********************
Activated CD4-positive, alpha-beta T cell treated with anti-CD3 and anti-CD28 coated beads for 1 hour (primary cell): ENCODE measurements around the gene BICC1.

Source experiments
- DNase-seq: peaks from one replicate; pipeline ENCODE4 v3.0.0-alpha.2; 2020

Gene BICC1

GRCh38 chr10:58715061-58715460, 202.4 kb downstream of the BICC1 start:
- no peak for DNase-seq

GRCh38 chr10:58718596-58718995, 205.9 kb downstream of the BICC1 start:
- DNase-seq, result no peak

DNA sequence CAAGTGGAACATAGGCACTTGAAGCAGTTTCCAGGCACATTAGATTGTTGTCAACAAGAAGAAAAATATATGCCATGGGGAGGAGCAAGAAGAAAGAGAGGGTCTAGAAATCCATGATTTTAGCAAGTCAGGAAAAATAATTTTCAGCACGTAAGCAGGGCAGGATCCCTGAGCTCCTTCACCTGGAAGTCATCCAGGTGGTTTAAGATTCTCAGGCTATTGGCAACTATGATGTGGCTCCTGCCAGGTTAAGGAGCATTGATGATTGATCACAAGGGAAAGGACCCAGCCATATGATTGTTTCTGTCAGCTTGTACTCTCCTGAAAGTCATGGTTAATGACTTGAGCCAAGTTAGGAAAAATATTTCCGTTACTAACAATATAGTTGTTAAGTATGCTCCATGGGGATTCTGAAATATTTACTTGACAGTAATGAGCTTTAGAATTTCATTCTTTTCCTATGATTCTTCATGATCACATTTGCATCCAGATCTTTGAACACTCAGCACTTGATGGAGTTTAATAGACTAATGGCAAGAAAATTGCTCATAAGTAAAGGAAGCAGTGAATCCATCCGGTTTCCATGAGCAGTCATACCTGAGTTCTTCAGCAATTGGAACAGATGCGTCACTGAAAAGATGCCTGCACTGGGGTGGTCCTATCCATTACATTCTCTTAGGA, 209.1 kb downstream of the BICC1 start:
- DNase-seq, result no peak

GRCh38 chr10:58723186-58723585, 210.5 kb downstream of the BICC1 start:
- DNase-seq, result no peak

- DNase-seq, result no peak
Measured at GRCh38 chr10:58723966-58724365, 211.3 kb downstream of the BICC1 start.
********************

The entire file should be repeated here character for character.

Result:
Activated CD4-positive, alpha-beta T cell treated with anti-CD3 and anti-CD28 coated beads for 1 hour (primary cell): ENCODE measurements around the gene BICC1.

Source experiments
- DNase-seq: peaks from one replicate; pipeline ENCODE4 v3.0.0-alpha.2; 2020

Gene BICC1

GRCh38 chr10:58715061-58715460, 202.4 kb downstream of the BICC1 start:
- no peak for DNase-seq

GRCh38 chr10:58718596-58718995, 205.9 kb downstream of the BICC1 start:
- DNase-seq, result no peak

DNA sequence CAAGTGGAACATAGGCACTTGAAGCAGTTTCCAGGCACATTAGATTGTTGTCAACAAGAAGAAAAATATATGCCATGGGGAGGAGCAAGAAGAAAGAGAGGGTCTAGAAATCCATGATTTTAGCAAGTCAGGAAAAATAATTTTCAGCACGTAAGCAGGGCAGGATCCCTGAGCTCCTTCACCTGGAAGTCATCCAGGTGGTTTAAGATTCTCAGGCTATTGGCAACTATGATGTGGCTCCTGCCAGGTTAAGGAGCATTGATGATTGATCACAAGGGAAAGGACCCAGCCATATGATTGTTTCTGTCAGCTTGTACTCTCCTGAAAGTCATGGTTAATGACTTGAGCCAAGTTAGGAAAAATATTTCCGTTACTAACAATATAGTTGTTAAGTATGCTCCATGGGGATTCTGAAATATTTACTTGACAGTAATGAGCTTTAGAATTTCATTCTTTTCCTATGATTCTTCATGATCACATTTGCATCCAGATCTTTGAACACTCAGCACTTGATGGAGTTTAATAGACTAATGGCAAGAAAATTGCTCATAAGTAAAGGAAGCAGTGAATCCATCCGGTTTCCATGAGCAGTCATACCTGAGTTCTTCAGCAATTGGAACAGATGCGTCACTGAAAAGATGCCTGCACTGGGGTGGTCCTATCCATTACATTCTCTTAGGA, 209.1 kb downstream of the BICC1 start:
- DNase-seq, result no peak

GRCh38 chr10:58723186-58723585, 210.5 kb downstream of the BICC1 start:
- DNase-seq, result no peak

- DNase-seq, result no peak
Measured at GRCh38 chr10:58723966-58724365, 211.3 kb downstream of the BICC1 start.